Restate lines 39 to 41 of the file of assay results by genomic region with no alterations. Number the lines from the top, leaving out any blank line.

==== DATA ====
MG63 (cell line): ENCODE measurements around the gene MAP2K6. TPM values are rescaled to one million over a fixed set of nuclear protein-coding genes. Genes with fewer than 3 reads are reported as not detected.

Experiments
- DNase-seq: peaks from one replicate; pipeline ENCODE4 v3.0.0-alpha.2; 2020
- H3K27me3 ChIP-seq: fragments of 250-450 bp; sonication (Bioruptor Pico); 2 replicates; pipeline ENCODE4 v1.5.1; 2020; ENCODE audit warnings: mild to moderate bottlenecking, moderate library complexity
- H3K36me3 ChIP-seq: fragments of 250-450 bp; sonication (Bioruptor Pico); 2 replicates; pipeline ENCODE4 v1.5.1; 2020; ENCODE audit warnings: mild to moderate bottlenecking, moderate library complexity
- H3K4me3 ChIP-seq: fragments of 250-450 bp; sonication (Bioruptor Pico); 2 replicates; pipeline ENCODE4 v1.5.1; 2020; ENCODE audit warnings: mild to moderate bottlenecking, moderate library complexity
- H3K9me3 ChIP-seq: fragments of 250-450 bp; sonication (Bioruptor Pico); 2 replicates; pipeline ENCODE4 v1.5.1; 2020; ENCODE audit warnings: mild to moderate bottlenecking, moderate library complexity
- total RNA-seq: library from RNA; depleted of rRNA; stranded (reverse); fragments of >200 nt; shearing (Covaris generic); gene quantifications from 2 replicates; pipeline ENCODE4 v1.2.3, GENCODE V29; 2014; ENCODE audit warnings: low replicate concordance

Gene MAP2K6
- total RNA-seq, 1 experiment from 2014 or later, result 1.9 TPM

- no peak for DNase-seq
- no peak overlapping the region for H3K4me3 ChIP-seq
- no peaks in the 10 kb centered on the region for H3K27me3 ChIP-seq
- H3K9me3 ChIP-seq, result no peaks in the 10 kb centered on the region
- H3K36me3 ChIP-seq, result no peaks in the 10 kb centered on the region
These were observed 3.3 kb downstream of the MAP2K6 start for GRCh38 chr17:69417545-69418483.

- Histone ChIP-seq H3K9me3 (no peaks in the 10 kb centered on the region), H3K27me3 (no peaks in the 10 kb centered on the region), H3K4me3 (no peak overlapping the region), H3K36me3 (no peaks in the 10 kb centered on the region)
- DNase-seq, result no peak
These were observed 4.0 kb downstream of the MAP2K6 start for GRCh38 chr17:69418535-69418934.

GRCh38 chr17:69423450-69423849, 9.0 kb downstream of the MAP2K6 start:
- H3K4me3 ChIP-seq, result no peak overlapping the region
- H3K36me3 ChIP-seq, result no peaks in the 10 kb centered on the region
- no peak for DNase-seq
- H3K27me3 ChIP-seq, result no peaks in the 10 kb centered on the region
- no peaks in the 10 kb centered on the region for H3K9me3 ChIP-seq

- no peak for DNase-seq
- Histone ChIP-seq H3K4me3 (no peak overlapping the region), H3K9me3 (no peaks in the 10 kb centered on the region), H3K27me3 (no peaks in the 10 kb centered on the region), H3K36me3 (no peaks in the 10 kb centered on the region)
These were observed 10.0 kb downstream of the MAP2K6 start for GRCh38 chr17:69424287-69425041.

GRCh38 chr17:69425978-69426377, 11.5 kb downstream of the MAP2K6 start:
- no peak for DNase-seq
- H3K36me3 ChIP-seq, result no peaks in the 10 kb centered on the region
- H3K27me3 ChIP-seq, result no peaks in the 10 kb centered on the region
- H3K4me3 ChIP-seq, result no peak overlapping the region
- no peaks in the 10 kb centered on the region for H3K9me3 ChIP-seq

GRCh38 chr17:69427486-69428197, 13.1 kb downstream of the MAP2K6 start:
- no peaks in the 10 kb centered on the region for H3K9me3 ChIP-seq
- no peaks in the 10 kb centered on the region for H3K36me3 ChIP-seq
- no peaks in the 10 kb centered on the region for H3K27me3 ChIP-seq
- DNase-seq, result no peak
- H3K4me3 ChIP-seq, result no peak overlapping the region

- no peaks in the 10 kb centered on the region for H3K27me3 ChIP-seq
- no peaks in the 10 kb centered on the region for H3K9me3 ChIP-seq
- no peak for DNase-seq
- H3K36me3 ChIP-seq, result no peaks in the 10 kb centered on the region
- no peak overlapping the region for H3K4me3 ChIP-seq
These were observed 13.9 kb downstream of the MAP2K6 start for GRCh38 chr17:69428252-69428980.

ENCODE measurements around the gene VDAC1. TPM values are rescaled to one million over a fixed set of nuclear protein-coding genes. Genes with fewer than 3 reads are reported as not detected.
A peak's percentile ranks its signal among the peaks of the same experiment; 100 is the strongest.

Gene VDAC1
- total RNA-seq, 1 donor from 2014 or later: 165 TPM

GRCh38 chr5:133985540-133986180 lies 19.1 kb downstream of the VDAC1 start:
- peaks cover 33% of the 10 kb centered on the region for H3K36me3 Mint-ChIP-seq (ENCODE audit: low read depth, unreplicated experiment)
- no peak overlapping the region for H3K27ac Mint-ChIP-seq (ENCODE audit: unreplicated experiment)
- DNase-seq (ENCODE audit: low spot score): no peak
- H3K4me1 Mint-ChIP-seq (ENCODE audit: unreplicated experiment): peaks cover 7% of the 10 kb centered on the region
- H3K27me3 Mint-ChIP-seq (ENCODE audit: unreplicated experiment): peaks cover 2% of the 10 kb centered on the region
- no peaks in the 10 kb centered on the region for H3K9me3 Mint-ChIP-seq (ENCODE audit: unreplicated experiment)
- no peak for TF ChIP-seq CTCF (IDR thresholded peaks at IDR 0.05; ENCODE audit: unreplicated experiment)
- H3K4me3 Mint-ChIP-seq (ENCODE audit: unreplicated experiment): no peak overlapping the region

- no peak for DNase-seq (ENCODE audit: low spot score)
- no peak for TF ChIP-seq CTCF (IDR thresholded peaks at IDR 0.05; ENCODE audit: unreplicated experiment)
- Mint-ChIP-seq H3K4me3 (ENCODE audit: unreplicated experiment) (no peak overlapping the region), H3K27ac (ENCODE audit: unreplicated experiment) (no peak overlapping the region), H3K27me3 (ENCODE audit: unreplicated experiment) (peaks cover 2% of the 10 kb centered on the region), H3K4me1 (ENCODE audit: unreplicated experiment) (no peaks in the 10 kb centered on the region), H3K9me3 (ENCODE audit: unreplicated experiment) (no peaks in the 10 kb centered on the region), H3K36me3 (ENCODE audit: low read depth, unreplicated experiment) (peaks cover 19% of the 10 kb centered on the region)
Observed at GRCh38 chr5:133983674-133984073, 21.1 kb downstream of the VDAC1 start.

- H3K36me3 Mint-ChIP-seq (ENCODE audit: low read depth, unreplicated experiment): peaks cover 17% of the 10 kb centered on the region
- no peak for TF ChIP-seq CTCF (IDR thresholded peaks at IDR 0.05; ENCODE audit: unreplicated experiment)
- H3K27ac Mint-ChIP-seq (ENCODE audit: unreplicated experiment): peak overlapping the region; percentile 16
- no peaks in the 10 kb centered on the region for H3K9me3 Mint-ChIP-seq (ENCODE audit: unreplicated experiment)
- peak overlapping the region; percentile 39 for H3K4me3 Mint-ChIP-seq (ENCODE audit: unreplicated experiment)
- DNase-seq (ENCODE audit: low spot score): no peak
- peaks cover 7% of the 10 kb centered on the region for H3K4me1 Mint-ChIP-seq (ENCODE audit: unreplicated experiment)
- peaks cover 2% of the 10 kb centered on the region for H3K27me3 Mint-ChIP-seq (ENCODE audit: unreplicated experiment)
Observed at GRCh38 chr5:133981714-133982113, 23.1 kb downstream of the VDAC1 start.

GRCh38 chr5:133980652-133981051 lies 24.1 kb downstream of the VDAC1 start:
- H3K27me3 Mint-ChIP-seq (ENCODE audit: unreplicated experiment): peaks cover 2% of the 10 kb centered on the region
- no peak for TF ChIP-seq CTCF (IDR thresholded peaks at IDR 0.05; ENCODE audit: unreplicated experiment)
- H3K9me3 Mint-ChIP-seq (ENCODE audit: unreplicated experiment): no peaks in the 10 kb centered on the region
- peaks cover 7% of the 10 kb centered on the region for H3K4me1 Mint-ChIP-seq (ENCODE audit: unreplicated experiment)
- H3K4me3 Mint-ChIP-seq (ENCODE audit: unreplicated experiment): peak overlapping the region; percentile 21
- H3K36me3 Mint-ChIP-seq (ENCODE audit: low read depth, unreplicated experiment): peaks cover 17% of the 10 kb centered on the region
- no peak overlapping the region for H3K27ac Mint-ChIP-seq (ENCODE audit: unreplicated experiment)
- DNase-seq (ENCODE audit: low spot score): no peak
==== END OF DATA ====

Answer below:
- DNase-seq, result no peak
- H3K4me3 ChIP-seq, result no peak overlapping the region

- no peaks in the 10 kb centered on the region for H3K27me3 ChIP-seq